4. Gluttony = excessive ongoing consumption
Don’t make the common mistake of overloading your new recruit with too much information in the first week. Instead ensure that you have a structured approach to their training and induction, so that they are ‘drip-fed’ the information at a sensible rate.
If there are large number of HR-related forms that they need to fill in it might be as well to send them over to complete prior to starting if possible. This avoids the typical scenario where the employee is left alone for half of the first day reading swathes of information and form filling.
Try to keep the first few days as varied as you can. If possible it’s useful to get a number of individuals to contribute to the induction process rather than them spending all week with just one individual (although of course ensure that 1 person is overseeing and accountable for the process).
5. Greed or Avarice = an excessive pursuit of material possessions
Of course it is natural for you to want your new employee to be productive as soon as possible, particularly in an environment where time literally is money (and chargeable hours are key to revenue). But. By pushing too hard too soon you may well end up with new-employee burnout.
Set realistic targets for each new employee within their first week, month and 6 month period. Remember that at the start everything will be new and they may be slower than other employees. This is normal when using unfamiliar systems.
- Build in time for questions, training and getting up to speed with new technology or software when looking at delivery timescales.
- Give regular feedback and reviews to manage their own expectations of their progress too (most new employees are keen to impress and may set their own unrealistic targets).
- Lastly, don’t be tempted to change the goalposts. The role you discussed in the interview process is the one they are employed to do. Sure, things may have changed in the firm since then, but pushing a new recruit into a role that they are not equipped to fulfil is not only unethical but likely to send them running.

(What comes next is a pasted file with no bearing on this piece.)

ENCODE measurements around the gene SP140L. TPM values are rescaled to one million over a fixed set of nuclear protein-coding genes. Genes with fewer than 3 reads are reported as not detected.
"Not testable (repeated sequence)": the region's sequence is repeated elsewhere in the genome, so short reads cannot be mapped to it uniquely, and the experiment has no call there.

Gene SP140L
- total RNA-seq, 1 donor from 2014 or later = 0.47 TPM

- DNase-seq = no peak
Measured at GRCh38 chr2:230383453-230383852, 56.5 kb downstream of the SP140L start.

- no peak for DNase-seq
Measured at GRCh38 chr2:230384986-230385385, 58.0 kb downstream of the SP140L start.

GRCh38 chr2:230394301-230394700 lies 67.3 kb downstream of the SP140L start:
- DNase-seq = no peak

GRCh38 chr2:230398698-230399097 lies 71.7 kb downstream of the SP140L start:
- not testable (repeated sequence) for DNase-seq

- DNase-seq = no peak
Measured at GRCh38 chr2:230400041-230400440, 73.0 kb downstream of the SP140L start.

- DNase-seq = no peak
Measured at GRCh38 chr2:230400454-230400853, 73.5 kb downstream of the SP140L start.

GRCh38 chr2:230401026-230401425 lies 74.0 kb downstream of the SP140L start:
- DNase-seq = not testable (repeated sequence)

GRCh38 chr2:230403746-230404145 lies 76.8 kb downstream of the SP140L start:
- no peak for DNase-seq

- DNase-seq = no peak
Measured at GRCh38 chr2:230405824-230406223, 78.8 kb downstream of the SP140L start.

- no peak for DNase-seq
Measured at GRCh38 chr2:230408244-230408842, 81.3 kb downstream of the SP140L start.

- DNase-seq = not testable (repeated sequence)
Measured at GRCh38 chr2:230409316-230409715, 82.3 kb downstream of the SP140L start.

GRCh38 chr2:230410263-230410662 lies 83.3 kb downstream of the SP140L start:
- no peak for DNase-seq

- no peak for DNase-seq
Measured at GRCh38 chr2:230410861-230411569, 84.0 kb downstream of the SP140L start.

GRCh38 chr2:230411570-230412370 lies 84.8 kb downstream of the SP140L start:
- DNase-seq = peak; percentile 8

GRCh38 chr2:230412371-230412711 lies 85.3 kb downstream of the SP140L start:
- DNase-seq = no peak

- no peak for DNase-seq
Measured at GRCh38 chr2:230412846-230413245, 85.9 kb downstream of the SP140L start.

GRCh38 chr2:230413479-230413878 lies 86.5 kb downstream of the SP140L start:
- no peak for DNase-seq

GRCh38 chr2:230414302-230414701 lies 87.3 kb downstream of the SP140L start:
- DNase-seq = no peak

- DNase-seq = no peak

6. Pride – excessive view of one’s self without regard to others
It is easy in the interview process (and even before as part of your employer branding endeavours on social media) to give a slightly unrealistic view of the firm, the culture and indeed the role. It’s natural that you are proud of your organisation and passionate in communicating this, but it’s important as much as possible to ‘keep it real’.
We advocate where possible a new employee having some access to other employees (ideally at their level or similar) at some stage in the recruitment process prior to accepting a job offer. They are much more likely to get an unbiased and balanced view of their new role and what it is like to work there.
A large proportion of new employees leave due to feeling that their new role was ‘mis-sold’. Attracting talent by giving a false picture is a recipe for disaster and will only cost you more in the long-run. Once they find out the truth they will be heading for the door…
7. Lust = an uncontrollable passion or longing
Most employees have ambitions (particularly the talented ones). They will have a longing to create a successful career, hopefully for you within your firm.
Whilst you will, or should, have covered off what the potential for development is within the role at interview stage, it is important to reiterate this regularly. Onboarding is not something that ends after week 1 or even month 1 it’s a continuous process, to which creating sensible development plans and goals will be central to success.
By setting realistic goals at the start of their employment, an employee feels confident that they can see a career path ahead. Remember though that this needs to be addressed regularly (particularly in the first 6-12 months) and you should schedule in regular feedback sessions and opportunities to speak one to one with their mentor/line manager.
Transparency in regard to career progress is one of the key factors in retaining employees during the early years. By managing expectations at the start and undertaking regular communication you can avoid the misunderstandings and frustration which often lead to employees heading for pastures new.